CALAMITIES OF WAR.

R. HALL.

Though we must all die, as the woman of Tekoa said, and are as water spilt upon the ground, which cannot be gathered up; yet it is impossible

for a human mind to contemplate the rapid extinction of innumerable lives without concern. To perish in a moment, to be hurried instantaneously, without preparation and without warning, into the presence of the Supreme Judge, has something in it inexpressibly awful and affecting. Since the commencement of those hostilities which are now so happily closed, it may be reasonably.conjectured that not less than half a million of our fellow creatures have fallen a sacrifice. Half a million of beings, sharers of the same nature, warmed with the same hopes, and as fondly attached to life as ourselves, have been prematurely swept into the grave; each of whose deaths has pierced the heart of a wife, a parent, a brother, or a sister! How many

of these scenes of complicated distress have occurred since the commencement of hostilities, is known only to Omniscience; that they are innumerable cannot admit of a doubt. In some parts of Europe, perhaps, there is scarcely a family exempt.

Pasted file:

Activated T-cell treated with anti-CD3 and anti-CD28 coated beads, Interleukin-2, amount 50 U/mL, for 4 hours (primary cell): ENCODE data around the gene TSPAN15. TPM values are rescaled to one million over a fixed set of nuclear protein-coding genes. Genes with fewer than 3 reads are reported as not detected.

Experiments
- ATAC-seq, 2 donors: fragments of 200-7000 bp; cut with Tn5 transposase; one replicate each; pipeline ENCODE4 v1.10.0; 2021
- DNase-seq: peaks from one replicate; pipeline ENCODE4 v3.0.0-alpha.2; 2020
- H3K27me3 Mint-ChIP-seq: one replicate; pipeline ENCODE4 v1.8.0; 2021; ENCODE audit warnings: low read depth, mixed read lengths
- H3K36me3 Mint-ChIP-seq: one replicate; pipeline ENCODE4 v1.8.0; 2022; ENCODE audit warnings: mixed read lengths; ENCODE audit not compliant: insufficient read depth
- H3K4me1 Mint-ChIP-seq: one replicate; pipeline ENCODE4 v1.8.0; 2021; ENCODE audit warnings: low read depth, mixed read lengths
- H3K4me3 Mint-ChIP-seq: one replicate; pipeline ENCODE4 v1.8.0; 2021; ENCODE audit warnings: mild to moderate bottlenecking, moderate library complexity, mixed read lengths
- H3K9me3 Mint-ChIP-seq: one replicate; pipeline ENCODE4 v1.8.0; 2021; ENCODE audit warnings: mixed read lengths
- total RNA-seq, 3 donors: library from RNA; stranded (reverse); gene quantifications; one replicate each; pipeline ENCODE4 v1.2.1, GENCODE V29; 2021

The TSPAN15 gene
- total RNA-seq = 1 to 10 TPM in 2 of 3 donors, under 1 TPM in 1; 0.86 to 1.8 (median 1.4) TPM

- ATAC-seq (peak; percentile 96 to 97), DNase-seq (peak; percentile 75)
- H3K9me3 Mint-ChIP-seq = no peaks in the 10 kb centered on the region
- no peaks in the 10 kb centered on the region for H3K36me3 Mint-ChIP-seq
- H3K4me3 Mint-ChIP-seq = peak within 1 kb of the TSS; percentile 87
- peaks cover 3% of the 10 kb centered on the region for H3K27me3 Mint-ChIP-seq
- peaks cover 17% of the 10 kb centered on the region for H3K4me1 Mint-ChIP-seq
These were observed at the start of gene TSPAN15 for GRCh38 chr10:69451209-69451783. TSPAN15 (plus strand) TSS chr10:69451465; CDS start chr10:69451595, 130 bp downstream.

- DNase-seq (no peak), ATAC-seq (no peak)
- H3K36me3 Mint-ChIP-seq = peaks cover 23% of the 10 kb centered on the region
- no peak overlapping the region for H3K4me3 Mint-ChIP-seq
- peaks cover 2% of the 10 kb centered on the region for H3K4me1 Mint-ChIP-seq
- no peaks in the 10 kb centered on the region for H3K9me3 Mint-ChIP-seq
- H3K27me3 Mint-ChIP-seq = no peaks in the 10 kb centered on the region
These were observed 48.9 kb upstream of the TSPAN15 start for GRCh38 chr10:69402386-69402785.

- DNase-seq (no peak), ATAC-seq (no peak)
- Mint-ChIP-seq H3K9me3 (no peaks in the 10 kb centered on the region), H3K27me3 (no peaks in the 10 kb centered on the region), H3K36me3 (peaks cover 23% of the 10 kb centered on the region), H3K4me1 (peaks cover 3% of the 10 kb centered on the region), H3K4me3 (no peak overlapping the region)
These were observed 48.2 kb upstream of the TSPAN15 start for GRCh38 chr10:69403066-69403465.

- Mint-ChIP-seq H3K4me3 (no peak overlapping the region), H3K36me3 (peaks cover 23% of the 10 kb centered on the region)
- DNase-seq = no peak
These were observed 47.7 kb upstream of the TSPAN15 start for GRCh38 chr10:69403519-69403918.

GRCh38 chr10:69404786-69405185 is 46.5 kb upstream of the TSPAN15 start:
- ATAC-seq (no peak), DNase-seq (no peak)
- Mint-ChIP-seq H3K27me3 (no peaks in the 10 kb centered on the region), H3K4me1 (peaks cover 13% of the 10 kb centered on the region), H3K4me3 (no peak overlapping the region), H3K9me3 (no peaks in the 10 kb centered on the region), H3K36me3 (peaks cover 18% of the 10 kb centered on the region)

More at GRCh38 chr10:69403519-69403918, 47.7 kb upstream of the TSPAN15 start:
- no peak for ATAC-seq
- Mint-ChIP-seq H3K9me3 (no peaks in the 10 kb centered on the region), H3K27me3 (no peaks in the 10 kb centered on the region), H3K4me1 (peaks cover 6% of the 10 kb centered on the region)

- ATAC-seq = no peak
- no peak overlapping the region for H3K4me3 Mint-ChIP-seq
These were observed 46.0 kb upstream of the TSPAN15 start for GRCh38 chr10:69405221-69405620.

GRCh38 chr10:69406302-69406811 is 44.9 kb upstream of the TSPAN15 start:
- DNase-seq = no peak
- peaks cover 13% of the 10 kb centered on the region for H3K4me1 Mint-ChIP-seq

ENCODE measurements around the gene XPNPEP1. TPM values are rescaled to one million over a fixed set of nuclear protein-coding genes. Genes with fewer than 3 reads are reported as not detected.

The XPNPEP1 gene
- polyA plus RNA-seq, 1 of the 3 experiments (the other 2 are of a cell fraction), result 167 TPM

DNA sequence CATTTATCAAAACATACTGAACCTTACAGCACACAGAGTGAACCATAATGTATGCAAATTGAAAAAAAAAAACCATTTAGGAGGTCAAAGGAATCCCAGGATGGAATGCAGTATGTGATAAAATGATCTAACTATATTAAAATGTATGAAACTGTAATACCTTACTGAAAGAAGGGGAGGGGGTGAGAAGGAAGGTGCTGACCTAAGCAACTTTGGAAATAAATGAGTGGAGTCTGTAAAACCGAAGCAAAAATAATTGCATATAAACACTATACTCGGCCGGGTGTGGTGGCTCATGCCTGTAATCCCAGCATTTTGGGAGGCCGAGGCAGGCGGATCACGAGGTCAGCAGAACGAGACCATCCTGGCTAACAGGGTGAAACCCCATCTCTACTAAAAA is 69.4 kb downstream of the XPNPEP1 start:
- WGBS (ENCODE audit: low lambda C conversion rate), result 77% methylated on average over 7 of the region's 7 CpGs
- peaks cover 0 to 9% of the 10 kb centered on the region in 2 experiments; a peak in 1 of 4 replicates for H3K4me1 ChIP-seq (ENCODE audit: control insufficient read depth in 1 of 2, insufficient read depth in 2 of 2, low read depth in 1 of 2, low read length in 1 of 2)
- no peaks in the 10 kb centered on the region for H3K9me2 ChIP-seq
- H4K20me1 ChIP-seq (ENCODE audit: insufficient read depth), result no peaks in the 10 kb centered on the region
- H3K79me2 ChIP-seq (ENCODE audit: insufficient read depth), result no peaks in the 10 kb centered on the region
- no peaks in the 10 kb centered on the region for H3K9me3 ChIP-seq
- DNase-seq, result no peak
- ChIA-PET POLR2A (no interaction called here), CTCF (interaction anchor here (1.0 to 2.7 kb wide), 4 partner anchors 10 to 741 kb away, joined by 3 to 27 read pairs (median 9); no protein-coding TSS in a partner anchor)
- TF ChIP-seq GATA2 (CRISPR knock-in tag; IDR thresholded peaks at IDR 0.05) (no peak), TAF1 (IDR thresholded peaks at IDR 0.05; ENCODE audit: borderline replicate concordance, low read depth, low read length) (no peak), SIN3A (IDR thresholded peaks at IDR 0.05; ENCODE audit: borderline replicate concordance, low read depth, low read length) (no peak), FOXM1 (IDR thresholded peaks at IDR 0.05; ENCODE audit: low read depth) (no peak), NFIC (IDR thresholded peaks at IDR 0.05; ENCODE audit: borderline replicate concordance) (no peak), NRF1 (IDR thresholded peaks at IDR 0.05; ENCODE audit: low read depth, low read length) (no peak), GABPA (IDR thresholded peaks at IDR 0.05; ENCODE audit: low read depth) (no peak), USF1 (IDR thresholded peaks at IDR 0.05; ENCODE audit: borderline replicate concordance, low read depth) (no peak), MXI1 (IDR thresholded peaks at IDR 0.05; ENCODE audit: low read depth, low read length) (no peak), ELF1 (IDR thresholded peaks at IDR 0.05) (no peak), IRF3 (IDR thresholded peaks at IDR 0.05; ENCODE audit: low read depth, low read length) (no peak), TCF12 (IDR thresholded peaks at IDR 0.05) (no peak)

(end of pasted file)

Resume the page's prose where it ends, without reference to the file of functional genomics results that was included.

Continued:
Though the whole race of man is doomed to dissolution, and we are all hastening to our long home; yet at each successive moment, life and death seem to divide betwixt them the dominion of mankind, and life to have the larger share. It is otherwise in war; death reigns there without a rival and without control. War is the work, the element, or rather the sport and triumph of death, who glories, not only with the extent of his conquest, but in the richness of his spoil. In the other methods of attack, in the other forms which death assumes, the feeble and the aged, who at the best can live but a short time, are usually the victims; here it is the vigorous and the strong. It is remarked by the most ancient of poets, that in peace children bury their parents, in war parents bury their children; nor is the difference small. Children lament their parents, sincerely, indeed, but with that moderate and tranquil sorrow, which it is natural for those to feel, who are conscious of retaining many tender ties, many animating prospects. Parents mourn for their children with the bitterness of despair; the aged parent, the widowed mother, loses, when she is deprived of her children, every thing but the capacity of suffering; her heart, withered and desolate, admits no other object, cherishes no other hope. It is Rachel weeping for her children, and refusing to be comforted, because they are not.

But to confine our attention to the number of the slain, would give us a very inadequate idea of the ravages

of the sword. The lot of those who perish instantaneously may be considered, apart from religious prospects, as comparatively happy, since they are exempt from those lingering diseases and slow torments to which others are liable. We cannot see an individual expire, though